Surely the error signal in every control system is suffering? Your room thermostat, keeping your home at a comfortable temperature, is driven by suffering, like a galley slave under the lash, for your comfort! Far-fetched? Dennett claims that thermostats have beliefs and desires , and what is suffering but thwarted desire -- the error signals of control systems?
You take pleasure in the warmth of the sun, but inside that glowing ball, atoms are being ripped apart and stuck together in hideous, unnatural combinations, like The Human Centipede. (Warning: googling that phrase will bring up disturbing imagery.) The stars are the hell of hydrogen!
No. We must make an end, not of life, but of the whole universe. Better for the entire cosmos never to have been.
 D. Dennett, "True Believers : The Intentional Strategy and Why It Works" (1981)
So, to be serious, where do people stand on that slope, and why?
Personally, I eat meat and I don't have a problem with that, although I wouldn't eat primates. On the whole I don't care for the maltreatment of animals by people, but not to the extent of actually doing anything about it, and I am indifferent to the suffering of wild animals in a state of nature. Why? Well, I have no particular reason, no inclination to find one, and no distress at not having one. And my lack of an answer to this question does not make me more likely to swallow anyone else's. On the contrary, I just dismiss the more extreme deathists as people with something gone wrong in their minds.
If you prefer suffering to nonexistence, this ceases to be a problem. One could argue that this justifies raising animals for food (which would otherwise never have existed), but it's not clear to me what the sign of the change is.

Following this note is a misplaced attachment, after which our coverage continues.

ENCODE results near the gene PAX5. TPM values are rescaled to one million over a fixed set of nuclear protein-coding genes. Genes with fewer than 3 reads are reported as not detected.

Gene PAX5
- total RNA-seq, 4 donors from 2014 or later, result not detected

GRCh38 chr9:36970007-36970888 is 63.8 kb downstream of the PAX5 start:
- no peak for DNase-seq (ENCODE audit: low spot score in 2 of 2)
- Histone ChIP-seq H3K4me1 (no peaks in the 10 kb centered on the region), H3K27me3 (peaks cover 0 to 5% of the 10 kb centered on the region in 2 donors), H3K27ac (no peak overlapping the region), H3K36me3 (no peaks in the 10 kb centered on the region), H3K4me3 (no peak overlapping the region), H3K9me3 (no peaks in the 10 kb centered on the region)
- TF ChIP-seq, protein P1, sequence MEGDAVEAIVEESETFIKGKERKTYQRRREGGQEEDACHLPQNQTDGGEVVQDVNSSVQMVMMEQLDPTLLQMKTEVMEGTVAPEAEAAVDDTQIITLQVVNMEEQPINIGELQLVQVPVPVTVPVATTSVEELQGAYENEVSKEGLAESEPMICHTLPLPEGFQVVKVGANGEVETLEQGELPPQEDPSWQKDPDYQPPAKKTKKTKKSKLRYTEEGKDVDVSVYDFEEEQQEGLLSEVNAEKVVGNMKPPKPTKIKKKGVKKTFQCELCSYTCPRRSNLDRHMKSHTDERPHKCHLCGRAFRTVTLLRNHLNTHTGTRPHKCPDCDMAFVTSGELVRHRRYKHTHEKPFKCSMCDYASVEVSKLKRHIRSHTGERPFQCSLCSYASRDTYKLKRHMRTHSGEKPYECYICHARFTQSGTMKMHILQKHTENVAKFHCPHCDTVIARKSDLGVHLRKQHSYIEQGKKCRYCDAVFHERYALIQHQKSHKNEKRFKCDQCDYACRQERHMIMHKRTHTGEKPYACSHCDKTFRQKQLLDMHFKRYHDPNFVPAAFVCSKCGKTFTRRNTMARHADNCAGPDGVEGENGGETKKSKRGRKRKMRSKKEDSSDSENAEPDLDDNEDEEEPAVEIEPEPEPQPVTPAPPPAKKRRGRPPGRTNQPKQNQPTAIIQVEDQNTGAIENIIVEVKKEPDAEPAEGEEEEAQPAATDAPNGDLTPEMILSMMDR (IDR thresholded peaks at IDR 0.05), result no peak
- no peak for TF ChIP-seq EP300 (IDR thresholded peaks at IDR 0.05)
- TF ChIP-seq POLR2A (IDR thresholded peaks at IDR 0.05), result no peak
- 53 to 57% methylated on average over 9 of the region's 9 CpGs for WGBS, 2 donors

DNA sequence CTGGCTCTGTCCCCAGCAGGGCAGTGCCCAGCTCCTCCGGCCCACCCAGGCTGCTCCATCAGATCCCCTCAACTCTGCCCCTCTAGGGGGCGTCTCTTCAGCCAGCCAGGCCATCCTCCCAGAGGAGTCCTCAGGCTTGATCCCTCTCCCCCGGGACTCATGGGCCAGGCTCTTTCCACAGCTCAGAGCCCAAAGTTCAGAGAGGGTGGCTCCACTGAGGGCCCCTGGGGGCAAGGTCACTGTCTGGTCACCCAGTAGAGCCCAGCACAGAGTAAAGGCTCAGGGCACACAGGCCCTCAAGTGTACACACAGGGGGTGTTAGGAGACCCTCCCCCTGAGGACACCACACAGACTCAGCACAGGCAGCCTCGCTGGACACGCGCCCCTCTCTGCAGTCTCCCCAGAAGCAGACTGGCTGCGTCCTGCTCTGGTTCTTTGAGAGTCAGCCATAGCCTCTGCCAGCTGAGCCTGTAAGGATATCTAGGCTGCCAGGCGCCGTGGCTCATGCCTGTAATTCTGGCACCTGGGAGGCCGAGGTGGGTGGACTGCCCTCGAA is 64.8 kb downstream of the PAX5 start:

I've heard it argued seriously before.
You must be kidding? Really?
I can even hear the news: "New Vegan Barbeque Steakhouse, we make sure your sirloin comes from previously forested fields that would never have been deforested otherwise, and promise to invest 5% of profit in further deforestation."
Talk about awesome elevator pitch.
http://felicifia.org/viewtopic.php?t=414 Scroll down to Brian Tomasik's post.
This is one of the very few occasions in which I feel sad that Nick Bostrom didn't go on his career as a stand up comedian.
There is so much good material in the rationalist community to draw for good comedy.
And the best is that it makes you think as well as laugh.
I still don't know whether being vegan is a bad or a good thing (my emotion tells me it is very good). But for one thing, I know that it is hilarious to be on both sides of the issue.
We really are missing comedians to ironize all the major battles. AI X FAI. Atheist X Simulationist. Dust X Counterfactual-computationalism. Veg x Meat-Veg. NegUtilitarian X HedUtilitarin. "I want to preserve my rationalisty" X CogEnhancemnt, Tinkering with narrow AI X AIXI Solomonoff reduction. Foom X Slow Takeoff.
When LW outputs rational Larry David, it will be a blast.
Most people are against it, because they believe wild animals lives are worth living. If you don't think their lives are worth living, I don't see much of a reason not to start nuking rainforests. I've suggested the idea, but since I'm uncertain about whether or not their lives are worth living, I don't think you could say I've argued for it.
Given that their lives are not worth living, do you think it would be a bad idea?
Or are you just talking about thinking wild animals lives aren't worth living? I can find some stuff arguing that if you want.
Tomasik on Wild-Animal Suffering - pdf
There's also the anaphylactic shock issue - how many people would this kill outright? From the sound of it, some meat allergies' onset are unexplained, so if the tick explains them, there may be an unknown number of deaths also explainable by the tick.